Moms: Here's How to Avoid Upstaging the Bride

Moms
Moms Avoid Upstaging Bride

Photo: Lane Dittoe

Oh no, she didn't! Moms, if there's one thing you definitely don't want to do on your daughter or daughter-in-law's big day it's to have all eyes on you for all of the wrong reasons. It's your time to shine, yes, but there's a delicate balance between standing out from the rest of the crowd and upstaging the bride. So take our advice, and know your role. We swear you'll still look amazing and feel like a VIP too.

Don't wear white or anything close to it
Sorry, mom! As much as you love that light beige dress, it's probably not going to work out in your favor. Unless specifically requested by the bride, wedding planner Amy Shey Jacobs, President of Chandelier Events, strongly urges moms to steer clear of gowns in ivory, cream, champagne and anything remotely close to white, particularly if it's made of lace.

Keep it classy
Just to be clear moms, the bride is the only one who should be bringing sexy back but that doesn't mean you can't dress to impress. Simply stay away from plunging necklines and anything backless or super short, warns San Francisco-based wedding planner Amy Nichols of Amy Nichols Special Events. "While you may have killer legs or a sculpted back, today is the day to let your daughter take the spotlight."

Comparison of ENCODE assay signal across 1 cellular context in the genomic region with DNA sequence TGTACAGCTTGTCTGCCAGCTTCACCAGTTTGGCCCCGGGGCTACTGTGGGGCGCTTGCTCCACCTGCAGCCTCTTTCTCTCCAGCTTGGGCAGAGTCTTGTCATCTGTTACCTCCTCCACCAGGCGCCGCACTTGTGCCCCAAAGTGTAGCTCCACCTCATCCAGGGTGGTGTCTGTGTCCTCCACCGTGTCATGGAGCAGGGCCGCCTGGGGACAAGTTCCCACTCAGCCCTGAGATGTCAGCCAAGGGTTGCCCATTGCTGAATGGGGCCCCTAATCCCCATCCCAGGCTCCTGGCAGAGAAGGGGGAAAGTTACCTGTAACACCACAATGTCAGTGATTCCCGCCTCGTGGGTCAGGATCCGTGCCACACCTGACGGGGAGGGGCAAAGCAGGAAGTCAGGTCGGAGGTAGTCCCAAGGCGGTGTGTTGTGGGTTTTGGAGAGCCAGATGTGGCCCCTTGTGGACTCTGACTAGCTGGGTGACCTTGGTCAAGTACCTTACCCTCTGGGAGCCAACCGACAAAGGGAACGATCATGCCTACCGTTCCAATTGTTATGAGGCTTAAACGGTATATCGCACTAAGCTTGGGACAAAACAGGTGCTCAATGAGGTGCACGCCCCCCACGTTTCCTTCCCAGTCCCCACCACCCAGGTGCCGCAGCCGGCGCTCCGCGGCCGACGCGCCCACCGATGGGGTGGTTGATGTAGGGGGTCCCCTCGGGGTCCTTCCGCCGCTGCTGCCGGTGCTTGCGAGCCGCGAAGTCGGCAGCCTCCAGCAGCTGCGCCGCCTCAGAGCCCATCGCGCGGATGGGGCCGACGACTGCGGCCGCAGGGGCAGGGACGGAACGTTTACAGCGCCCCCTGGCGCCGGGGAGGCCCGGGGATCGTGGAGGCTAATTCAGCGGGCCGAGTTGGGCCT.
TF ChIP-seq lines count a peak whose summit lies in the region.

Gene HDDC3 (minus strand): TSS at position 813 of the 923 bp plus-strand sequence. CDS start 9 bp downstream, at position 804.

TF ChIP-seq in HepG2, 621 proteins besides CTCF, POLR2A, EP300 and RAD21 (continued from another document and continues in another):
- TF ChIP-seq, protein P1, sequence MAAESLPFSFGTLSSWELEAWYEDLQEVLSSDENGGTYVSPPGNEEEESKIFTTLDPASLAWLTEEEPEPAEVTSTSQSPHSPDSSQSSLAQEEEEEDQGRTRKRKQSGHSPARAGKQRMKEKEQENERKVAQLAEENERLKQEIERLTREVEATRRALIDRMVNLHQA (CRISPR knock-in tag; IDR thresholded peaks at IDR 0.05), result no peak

Stick to your regular beauty routine
Otherwise, you may wind up stealing the bride's thunder, and no, not in a good way! "Whether it's your first spray tan, last-minute botox or fillers that could backfire or something even more significant, don't use the wedding as an excuse to justify dyeing your hair platinum blonde, getting plastic surgery or whatever it is," cautions Nichols. Beauty extremes right before the wedding are always a big no-no.

See More: 4 Things to Remember If You Let Your Bridesmaids Choose Their Own Accessories

Don't veer from the game plan
That means no impromptu speeches unless your daughter specifically asks you to or surprise choreographed dance numbers, and definitely keep your alcohol consumption in check, advises Nichols. "Of course it's a wedding and you'll want to have fun, but you don't want the "story" from the wedding to be about you."

Put on a happy face
As Jacobs explains, your daughter's joy is absolutely reflective of those around her. "So even if it isn't the song you would have chosen for her to walk down the aisle to or the flower design you would have dreamed up, make every effort to smile and show approval of the planning choices she made." Your happiness will be contagious.

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